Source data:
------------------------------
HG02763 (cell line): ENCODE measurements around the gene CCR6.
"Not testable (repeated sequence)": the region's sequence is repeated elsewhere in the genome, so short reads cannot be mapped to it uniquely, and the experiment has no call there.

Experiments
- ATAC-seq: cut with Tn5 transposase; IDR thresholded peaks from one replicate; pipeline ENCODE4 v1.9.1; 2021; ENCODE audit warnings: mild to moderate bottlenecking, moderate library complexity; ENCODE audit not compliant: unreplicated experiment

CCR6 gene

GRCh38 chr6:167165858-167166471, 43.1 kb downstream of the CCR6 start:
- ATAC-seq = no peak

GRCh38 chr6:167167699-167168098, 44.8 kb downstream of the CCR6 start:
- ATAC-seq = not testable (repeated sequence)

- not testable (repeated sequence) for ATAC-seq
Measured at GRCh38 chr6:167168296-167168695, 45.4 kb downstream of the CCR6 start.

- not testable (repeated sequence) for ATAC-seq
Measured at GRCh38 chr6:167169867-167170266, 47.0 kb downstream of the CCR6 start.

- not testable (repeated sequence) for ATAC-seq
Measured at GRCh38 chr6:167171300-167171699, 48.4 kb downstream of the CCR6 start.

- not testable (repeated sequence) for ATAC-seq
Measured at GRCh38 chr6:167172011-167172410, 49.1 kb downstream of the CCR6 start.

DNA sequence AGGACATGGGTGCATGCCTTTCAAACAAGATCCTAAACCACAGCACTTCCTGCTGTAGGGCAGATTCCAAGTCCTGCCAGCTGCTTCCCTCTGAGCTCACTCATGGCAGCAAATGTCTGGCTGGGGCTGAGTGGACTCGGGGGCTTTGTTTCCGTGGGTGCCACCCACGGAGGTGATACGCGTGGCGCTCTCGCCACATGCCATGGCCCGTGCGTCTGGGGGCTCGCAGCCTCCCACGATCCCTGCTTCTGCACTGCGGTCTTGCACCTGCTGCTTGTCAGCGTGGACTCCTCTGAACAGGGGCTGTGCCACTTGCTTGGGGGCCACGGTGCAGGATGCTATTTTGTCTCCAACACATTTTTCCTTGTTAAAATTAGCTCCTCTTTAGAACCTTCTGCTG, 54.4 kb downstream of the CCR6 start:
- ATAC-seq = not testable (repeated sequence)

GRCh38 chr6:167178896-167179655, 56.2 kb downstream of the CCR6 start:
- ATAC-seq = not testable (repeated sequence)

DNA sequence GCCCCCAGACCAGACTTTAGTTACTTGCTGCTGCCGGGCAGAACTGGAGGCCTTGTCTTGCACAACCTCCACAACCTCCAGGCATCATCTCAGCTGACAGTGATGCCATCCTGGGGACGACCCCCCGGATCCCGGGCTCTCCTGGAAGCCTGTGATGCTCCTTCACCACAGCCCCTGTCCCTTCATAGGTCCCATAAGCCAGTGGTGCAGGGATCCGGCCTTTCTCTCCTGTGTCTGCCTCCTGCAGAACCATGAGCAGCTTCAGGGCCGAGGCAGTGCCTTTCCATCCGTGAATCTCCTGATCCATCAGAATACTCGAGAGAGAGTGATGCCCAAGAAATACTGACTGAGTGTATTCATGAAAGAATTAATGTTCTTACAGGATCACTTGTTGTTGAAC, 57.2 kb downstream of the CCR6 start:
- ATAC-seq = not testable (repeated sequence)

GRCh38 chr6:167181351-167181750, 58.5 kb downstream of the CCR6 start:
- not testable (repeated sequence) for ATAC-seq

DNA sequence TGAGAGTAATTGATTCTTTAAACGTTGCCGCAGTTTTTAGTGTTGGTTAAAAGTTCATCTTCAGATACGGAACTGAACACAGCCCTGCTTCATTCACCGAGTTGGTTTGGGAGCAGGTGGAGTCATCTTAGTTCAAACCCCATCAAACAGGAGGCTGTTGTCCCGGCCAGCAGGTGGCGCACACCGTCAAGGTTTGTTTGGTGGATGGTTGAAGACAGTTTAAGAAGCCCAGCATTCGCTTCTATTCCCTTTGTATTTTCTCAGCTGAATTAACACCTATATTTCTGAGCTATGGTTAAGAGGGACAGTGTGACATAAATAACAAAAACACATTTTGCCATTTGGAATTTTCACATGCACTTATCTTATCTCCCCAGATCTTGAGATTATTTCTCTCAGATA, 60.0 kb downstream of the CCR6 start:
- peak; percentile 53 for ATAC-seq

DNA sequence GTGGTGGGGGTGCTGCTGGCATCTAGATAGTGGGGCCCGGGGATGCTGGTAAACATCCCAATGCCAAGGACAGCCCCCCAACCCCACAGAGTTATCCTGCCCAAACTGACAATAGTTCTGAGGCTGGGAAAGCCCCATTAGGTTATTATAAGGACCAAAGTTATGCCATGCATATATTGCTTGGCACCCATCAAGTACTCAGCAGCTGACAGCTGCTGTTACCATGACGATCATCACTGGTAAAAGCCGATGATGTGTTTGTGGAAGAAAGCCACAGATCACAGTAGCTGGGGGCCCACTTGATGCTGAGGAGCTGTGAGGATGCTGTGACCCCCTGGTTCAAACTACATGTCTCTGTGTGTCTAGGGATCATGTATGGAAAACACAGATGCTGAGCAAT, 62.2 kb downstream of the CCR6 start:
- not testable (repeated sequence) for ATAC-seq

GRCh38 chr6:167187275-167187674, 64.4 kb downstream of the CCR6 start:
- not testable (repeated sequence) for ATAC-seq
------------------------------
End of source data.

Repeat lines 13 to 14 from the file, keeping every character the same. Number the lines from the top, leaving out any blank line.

Measured at GRCh38 chr6:167169867-167170266, 47.0 kb downstream of the CCR6 start.

- not testable (repeated sequence) for ATAC-seq